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Introduction to Intellectual Property

Info: 3195 words (13 pages) Law Essay
Published: 25th Jun 2019

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Tags: UK Law

Intellectual property, very broadly, means the legal rights which result from intellectual activity in the industrial, scientific, literary and artistic fields. Countries have laws to protect intellectual property for two main reasons. One is to give statutory expression to the moral and economic rights of creators in their creations and the rights of the public in access to those creations. The second is to promote, as a deliberate act of Government policy, creativity and the dissemination and application of its results and to encourage fair trading which would contribute to economic and social development. The aim of this paper is to analyse passing off and breach of confidence at common law and whether they are ‘the poor relation’ of statutory intellectual property rights.

Passing off and Breach of Confidence

Passing off both mirrors the protection afforded by registered trade mark law and is capable of reaching those parts of commercial magnetism and promotional superiority that the registered system, tied to marks and get-up, [1] cannot reach. The action for breach of confidence can be used as a supplement to the action of patent protection by maintaining secrecy prior to obtaining the patent and by protecting the know-how surrounding the patent, once awarded. It can also be used instead of patent protection, where short-term secrecy is adequate protection.

However, both actions appear ripe for expansion, to provide wider protection for creative endeavour and promotional effort as they are often considered to be “the poor relation” of statutory intellectual property rights.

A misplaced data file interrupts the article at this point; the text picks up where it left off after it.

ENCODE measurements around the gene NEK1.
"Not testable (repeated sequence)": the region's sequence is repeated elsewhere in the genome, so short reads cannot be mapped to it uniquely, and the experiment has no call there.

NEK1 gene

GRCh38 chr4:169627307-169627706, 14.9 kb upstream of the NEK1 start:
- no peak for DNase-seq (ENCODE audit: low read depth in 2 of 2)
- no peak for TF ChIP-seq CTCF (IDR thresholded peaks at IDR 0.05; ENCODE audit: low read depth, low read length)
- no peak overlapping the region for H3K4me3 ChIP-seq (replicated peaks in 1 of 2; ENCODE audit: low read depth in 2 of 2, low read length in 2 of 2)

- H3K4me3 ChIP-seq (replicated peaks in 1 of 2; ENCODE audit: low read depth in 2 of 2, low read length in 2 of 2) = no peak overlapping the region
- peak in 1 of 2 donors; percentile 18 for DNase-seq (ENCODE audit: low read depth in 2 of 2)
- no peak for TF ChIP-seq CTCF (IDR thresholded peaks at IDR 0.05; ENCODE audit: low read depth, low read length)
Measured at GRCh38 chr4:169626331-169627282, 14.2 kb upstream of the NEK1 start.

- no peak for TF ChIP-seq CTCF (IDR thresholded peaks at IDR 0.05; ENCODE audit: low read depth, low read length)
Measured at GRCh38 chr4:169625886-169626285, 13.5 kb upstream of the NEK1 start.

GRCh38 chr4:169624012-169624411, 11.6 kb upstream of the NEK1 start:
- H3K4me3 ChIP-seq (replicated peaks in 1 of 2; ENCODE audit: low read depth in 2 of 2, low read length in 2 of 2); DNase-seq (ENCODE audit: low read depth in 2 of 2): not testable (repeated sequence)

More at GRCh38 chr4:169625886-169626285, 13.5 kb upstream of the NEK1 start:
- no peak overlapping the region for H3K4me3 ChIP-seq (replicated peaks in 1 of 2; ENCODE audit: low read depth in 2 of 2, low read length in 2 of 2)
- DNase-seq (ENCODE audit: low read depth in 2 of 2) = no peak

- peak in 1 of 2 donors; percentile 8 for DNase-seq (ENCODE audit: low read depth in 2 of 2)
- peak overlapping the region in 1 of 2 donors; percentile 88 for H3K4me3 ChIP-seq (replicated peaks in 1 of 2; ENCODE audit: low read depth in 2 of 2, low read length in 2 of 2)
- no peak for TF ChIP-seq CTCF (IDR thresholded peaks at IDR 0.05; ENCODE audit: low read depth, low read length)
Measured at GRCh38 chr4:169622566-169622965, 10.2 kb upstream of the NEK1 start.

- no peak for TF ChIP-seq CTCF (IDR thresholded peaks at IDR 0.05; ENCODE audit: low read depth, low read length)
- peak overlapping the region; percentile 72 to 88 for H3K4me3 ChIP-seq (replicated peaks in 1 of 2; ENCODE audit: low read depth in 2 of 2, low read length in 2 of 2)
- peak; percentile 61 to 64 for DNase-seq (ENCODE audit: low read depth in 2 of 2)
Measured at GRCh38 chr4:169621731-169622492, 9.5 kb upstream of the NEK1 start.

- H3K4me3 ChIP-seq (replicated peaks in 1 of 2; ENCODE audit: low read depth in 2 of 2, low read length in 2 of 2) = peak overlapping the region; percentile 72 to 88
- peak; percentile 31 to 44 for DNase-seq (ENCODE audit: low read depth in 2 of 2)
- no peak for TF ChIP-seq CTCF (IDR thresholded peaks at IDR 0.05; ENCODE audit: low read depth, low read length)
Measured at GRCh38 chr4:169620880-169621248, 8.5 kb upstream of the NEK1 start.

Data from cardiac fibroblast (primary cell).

What is passing off?

Passing off is selling one’s own goods under the pretence that they are the goods of another man. Passing off occurs when one trader attempts to pass off goods by misrepresenting them so as to make the consumers believe that his goods are the same as those of another trader.

Object of the law of passing off

The object of the law of passing off is to protect some form of property- Usually the goodwill of the plaintiff in his business or his goods or his services or in the work which he produces or something of that kind. The goodwill of the business is ordinarily represented by a mark, name, get up or other badge.

Goodwill, misrepresentation and damage are the three elements of the tort of passing off, which is often referred to as the ‘classical trinity’ of passing off.

In U.S.A passing off is treated as a form of unfair competition and the subject is referred to under that heading [2] . In Canada the courts speak not of passing off but of wrongful appropriation of the plaintiff’s personality, he having a ‘proprietary right in the exclusive marketing for gain in his personality’ [3] .

General Principles and the Scope of the Law of passing off

The substantive law of passing off is entirely based on common law. It has been held in various decisions the no man is entitled to represent the goods or business as being the goods or business of another whether such representation is made by the use of any mark, name sign, or symbol, device or other means. It is therefore actionable wrong for any person to pass off his goods or business as the goods or business of another by whatever means that result may be achieved [4] .

A trader is not permitted to use any mark, device or other means whereby, although he does not make a false representation to a direct purchaser of his goods, he enables such a purchaser to make a false representation to ultimate purchasers of those goods. Where goods are sold to trade customers who are not themselves deceived but the goods are so marked or got up as to be calculated to deceive ultimate purchasers, the plaintiff’s cause of action for passing off is regarded as complete, both at law and in equity as soon as the goods are disposed of to the trade customers.